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In the workplace, being comfortable matters.
We are living and working during an era where people have the ability to choose between working remotely and spending their workday in the corporate office. As a result, the environment that allows them to work most comfortably will win every time.
But what do we mean by ‘comfort’? It entails far more than casual attire and staying at home. It’s about having the right lighting, temperature, ambiance, and acoustics.
Here, we’re diving into the importance of acoustic comfort in the workplace — discover what it is and how to achieve it so you can help renew the excitement of the in-office experience for your employees.
For employees to stay productive and engaged with their work, there are several things that must be achieved. First, people need to feel comfortable in their working environment, which means your office design has to align with the needs of each and every individual employee.
The lighting in the office needs to be illuminating, not jarring. Today more than ever, indoor air quality is an essential factor. Temperature and noise control can make or break the workplace experience. Too cold and employees are forced to wear jackets in August. Too hot and your facilities team will get an onslaught of service requests claiming the air conditioning is broken.
But when all of these factors come together — and you get them just right — you feel more confident in your workplace design. It is an important way to ensure your strategies are effective at supporting your employees’ performance, health, and wellbeing in the workplace.
But for the purposes of this article, we will focus on one of the elements that often is overlooked by office designers, especially with the more contemporary — read: open — office designs — and that’s acoustic comfort in buildings.
For one of our blog posts back in 2016, we spoke with Steve Johnson, founder of ADI Workplace Acoustics, about bad conference room acoustics — and how they have been sabotaging the clarity, privacy, and focus of meetings.
Bad conference room acoustics sabotage the clarity, privacy, and focus of meetings.
Through his company, Steve creates sound masking systems and offers speech privacy services to businesses nationwide — so he knows all about the importance of achieving acoustic comfort in buildings and provides helpful guidance on the ways they can get it.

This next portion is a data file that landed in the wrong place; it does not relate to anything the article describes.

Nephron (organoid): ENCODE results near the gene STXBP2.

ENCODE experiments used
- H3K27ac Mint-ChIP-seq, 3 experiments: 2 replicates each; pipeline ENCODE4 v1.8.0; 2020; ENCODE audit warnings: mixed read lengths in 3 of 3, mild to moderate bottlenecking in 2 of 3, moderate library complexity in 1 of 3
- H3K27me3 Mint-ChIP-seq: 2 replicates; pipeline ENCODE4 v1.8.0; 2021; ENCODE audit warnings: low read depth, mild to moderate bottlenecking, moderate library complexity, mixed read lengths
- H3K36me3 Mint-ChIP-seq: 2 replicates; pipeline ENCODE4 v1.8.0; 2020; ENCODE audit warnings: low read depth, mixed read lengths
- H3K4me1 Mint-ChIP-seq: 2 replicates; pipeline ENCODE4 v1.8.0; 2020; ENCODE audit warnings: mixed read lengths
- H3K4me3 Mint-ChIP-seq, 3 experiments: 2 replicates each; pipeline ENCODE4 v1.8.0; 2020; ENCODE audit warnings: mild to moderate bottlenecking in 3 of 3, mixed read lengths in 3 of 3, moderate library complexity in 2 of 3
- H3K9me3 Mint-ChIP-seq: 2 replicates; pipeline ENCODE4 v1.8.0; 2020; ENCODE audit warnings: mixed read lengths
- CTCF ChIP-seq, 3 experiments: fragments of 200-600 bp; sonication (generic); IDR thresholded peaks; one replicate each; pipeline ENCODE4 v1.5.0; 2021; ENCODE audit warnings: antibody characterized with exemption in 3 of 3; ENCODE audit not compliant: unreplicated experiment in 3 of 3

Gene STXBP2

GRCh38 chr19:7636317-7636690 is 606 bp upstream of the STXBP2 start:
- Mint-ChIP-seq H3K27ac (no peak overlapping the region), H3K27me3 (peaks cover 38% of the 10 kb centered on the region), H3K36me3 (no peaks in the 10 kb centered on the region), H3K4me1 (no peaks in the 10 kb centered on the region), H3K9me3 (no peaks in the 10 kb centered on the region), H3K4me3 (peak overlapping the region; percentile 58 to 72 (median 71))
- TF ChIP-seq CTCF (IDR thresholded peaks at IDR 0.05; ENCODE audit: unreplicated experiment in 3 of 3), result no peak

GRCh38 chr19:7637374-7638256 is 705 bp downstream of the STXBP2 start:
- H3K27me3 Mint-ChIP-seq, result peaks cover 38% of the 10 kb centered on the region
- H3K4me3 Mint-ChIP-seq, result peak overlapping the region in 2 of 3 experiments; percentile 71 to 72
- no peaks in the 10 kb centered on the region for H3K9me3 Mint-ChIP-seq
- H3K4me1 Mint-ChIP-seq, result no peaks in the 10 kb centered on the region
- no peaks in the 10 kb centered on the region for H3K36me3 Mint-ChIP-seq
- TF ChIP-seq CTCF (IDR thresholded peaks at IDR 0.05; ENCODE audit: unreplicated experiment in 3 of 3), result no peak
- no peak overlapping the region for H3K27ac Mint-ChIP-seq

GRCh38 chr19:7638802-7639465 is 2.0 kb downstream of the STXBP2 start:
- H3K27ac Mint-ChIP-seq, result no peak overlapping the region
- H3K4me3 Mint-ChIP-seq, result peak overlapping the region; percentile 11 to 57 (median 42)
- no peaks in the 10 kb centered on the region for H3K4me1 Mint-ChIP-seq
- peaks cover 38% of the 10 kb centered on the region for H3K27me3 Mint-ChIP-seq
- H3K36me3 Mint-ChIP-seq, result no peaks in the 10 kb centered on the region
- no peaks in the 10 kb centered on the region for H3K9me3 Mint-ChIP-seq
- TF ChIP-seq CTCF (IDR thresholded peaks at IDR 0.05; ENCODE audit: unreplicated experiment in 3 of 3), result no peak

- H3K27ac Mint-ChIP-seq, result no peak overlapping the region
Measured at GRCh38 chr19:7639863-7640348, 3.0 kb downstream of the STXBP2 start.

We turned to Steve for expert insights on acoustic comfort in buildings, starting with a definition of acoustic comfort.
According to Steve, acoustic comfort is, “A condition within a room or space that allows that space to be used effectively.”
Acoustic comfort is “a condition within a room or space that allows that space to be used effectively,” according to Steve Johson.
Seems easy enough to achieve, right?
Well, it seems that many office designers and space planners are just not getting it right. Survey after survey has found that acoustic quality is the one factor continually receiving disapproval from office building occupants.
Maybe that’s because people, at least those who can change acoustic comfort in buildings for the better, don’t fully understand its importance. Or perhaps, they just don’t know the steps they need to take to improve acoustic comfort. It might even be both of those things.
What’s the top reason you need better noise control in your office? Acoustic comfort in buildings enables your employees to focus and stay productive in the workplace.
Office noise distractions triggered a 66% drop in concentration and performance.
A World Green Building Council report found that office noise distractions triggered a 66% drop in concentration and performance with those surveyed. And while productivity is a hard thing to measure, Steve said it’s one of the main reasons offices need to strive to achieve acoustical comfort.